How many pages or words are required? Does the school want a two-page, double-spaced essay or an essay of X amount of words?  If you are asked to use the NursingCAS system for your application, they specifically require a 500-word essay that answers the following questions:

  • Describe your perceptions and attitude about nursing today. In your answer, identify current information about the field of nursing including the demands, expectations and career options.
  • What do you believe are the demands of a nursing education and how have you prepared to make this significant change to your current situation?
  • Given your personal background, describe an experience that illustrates what you would bring to the university learning community in terms of diversity, or an encounter that demonstrated the importance of diversity to you.

Something this prescriptive is helpful because you can follow the structure and outline the school has laid out for you to logically develop your essay. If the application essay topic is broad, then you will be the one to structure the essay so that it answers the questions and makes logical sense. 

Realize that a 500-word essay is roughly about two double-spaced pages – so that’s not a lot of room. That means that you need to answer these questions as completely, but as concisely as possible. If you go over the page or word limit by a little (half a page, say), I wouldn’t worry too much (unless the directions specifically speak against going over the limit!). But, again, don’t write a book! If you are under the word count, you are doing yourself a disservice because you’ll wind up leaving out important information about yourself.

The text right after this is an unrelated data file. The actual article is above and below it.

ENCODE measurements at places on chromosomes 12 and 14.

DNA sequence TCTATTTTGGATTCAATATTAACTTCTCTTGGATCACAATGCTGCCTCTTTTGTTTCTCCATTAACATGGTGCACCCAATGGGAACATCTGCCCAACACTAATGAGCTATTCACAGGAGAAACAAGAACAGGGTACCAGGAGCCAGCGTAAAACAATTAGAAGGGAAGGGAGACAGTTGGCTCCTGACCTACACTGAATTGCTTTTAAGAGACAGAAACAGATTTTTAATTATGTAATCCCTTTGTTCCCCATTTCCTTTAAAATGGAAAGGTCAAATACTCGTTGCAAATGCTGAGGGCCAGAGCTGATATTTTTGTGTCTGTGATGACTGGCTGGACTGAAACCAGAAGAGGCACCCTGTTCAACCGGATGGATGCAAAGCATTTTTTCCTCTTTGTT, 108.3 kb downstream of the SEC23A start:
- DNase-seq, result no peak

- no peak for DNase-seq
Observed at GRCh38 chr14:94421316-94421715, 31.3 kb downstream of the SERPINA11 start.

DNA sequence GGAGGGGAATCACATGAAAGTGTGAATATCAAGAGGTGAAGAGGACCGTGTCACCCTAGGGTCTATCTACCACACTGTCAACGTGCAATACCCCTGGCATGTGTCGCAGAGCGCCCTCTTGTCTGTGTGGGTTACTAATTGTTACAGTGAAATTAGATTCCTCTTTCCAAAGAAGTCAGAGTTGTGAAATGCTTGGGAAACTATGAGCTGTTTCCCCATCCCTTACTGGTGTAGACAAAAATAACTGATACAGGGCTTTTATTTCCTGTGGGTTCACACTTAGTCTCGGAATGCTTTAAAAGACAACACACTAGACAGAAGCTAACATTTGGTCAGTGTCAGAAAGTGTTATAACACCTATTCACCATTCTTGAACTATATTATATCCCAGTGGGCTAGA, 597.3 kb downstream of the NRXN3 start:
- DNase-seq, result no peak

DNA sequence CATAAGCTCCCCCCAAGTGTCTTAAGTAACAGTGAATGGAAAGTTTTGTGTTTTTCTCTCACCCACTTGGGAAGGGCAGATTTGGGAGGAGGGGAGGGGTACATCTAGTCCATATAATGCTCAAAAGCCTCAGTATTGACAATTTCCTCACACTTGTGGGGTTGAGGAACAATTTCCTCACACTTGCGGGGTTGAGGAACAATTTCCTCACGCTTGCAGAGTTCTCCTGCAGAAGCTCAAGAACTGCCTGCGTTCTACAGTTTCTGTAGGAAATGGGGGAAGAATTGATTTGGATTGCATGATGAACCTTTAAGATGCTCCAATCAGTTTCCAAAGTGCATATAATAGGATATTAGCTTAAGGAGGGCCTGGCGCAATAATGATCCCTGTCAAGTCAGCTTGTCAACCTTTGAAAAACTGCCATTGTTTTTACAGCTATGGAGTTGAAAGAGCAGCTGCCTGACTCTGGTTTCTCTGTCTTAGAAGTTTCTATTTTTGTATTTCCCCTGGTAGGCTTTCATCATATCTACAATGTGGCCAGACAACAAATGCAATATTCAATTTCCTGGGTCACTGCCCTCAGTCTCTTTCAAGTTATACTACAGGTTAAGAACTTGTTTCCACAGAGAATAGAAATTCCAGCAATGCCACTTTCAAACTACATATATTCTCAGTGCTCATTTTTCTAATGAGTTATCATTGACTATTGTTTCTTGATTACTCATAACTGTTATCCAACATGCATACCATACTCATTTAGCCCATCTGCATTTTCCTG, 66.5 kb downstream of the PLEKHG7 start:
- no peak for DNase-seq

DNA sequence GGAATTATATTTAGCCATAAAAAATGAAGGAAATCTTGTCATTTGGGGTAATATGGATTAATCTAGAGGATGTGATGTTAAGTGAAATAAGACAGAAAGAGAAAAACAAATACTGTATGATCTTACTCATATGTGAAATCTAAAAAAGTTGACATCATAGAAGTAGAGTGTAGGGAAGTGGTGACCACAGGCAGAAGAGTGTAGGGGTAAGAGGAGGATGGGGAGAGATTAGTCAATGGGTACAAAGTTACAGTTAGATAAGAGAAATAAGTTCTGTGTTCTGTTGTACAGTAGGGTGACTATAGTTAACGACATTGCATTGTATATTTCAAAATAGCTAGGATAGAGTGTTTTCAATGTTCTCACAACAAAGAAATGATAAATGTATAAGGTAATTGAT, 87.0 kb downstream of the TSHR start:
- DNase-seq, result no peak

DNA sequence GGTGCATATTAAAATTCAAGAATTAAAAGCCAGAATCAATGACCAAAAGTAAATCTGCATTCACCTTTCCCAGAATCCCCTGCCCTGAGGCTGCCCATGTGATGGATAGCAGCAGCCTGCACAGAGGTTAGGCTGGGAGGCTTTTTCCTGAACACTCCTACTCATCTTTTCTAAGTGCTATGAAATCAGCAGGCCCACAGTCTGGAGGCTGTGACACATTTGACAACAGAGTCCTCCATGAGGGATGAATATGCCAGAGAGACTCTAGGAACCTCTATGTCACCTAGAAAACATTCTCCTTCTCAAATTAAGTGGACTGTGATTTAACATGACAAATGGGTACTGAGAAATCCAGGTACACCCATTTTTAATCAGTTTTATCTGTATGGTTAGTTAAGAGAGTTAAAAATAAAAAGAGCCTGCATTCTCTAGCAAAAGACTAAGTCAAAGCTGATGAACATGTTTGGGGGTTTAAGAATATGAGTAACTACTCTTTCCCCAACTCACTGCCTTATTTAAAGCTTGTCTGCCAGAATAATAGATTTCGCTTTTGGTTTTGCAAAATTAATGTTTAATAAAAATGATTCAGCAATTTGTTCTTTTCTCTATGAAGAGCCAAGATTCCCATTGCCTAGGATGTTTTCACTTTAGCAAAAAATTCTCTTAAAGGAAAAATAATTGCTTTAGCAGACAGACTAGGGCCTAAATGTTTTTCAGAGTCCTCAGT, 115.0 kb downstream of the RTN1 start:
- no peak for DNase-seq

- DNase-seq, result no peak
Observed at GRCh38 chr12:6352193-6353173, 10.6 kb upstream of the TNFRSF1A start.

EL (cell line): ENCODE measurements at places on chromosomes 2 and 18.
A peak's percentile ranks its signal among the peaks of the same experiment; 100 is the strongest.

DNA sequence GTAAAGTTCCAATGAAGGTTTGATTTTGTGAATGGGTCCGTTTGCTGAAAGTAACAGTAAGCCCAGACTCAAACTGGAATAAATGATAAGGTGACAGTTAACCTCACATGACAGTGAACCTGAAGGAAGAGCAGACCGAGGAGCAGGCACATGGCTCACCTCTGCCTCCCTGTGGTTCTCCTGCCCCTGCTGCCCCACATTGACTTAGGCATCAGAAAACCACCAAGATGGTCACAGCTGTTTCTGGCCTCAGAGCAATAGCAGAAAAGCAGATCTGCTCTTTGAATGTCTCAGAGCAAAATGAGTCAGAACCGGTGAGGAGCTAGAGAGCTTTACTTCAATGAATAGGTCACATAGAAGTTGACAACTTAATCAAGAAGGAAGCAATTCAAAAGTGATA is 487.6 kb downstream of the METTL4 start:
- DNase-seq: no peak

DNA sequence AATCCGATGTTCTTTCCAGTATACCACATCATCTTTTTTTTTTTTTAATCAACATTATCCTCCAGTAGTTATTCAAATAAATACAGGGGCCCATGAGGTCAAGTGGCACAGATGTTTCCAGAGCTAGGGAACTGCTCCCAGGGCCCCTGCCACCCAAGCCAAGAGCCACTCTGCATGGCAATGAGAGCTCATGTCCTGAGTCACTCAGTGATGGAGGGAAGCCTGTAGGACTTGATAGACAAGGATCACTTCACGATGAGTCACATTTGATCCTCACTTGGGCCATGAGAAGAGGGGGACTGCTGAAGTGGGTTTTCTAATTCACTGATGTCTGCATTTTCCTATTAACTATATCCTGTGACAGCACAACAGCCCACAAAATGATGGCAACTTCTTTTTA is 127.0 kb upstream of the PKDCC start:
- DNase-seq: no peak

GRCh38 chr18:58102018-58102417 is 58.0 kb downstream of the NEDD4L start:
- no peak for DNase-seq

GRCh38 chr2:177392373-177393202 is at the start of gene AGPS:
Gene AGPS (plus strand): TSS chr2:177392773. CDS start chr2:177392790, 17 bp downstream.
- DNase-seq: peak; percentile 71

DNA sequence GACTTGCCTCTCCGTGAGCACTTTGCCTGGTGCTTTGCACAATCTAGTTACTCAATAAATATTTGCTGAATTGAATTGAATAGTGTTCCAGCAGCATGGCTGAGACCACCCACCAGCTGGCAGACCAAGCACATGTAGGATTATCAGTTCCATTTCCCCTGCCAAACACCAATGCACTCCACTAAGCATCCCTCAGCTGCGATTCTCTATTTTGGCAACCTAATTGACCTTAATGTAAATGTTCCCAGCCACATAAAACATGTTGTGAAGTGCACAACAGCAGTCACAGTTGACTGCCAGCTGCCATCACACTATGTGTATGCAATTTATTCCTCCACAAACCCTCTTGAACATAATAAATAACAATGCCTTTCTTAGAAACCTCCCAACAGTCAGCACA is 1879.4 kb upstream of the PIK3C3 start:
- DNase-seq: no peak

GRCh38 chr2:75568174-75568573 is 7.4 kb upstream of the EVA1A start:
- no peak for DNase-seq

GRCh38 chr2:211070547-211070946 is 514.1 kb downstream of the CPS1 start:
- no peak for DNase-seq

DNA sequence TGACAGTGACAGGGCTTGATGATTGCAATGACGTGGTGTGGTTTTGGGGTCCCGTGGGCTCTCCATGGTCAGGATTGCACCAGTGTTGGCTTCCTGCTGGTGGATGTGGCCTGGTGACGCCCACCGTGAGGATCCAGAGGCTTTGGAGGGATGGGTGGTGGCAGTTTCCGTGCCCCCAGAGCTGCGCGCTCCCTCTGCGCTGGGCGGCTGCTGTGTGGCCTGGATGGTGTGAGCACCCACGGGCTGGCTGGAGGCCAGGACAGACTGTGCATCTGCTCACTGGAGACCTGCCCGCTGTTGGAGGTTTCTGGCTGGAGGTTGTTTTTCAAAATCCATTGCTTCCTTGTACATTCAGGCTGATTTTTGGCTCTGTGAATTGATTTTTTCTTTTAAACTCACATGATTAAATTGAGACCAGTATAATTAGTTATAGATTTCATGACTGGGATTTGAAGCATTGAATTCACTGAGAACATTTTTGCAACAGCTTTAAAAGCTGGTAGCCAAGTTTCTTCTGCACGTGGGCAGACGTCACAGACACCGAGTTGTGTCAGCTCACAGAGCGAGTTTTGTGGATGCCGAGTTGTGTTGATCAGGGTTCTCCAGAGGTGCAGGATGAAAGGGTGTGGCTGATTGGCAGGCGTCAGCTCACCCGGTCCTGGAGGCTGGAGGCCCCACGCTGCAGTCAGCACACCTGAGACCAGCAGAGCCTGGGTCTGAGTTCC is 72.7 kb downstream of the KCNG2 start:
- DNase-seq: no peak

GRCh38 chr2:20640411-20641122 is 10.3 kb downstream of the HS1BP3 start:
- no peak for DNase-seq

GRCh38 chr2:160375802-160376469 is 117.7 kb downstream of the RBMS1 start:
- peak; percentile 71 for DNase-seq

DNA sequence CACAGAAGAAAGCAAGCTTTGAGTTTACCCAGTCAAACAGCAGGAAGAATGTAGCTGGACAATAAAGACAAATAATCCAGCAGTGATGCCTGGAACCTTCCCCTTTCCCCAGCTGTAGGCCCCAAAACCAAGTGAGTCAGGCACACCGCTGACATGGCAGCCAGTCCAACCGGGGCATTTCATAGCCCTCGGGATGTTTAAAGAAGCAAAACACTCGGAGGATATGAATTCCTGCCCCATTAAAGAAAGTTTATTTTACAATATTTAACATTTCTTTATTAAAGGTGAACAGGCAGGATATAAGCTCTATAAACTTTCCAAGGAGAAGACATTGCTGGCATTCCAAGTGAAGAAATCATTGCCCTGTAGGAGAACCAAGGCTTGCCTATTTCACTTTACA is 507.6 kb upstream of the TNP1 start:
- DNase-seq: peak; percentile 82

If you have citations (see Tip #3), put those on the third page and don’t count those words in your total word count. Oh, and I wouldn’t use headings — they take up space and if you have a good transition sentence to lead into the next paragraph, you don’t need them. 

Does the school want references or citations? Do they want a cover page? What font size or type do they require? (If none is specified, go with Times New Roman, 12pt or something similar.) 

Tip #2: Know Your Topic Area

Admission essay questions might be broad or specific. One of my pet peeves is when a candidate writes about wanting to be a specific type of nurse but then when I read the essay the candidate, clearly, doesn’t understand what that type of nurse really does. So if you have your heart set on becoming a nurse practitioner, clinical nurse specialist, certified nurse midwife, certified registered nurse anesthetist, nurse administrator, nurse informaticist, hospice nurse, wound care nurse, or whatever… do yourself a favor and look up what those nurses do! Learn about the expectations both in school and once graduated. You may find out that what you think you want as a nursing career, is not really what you want!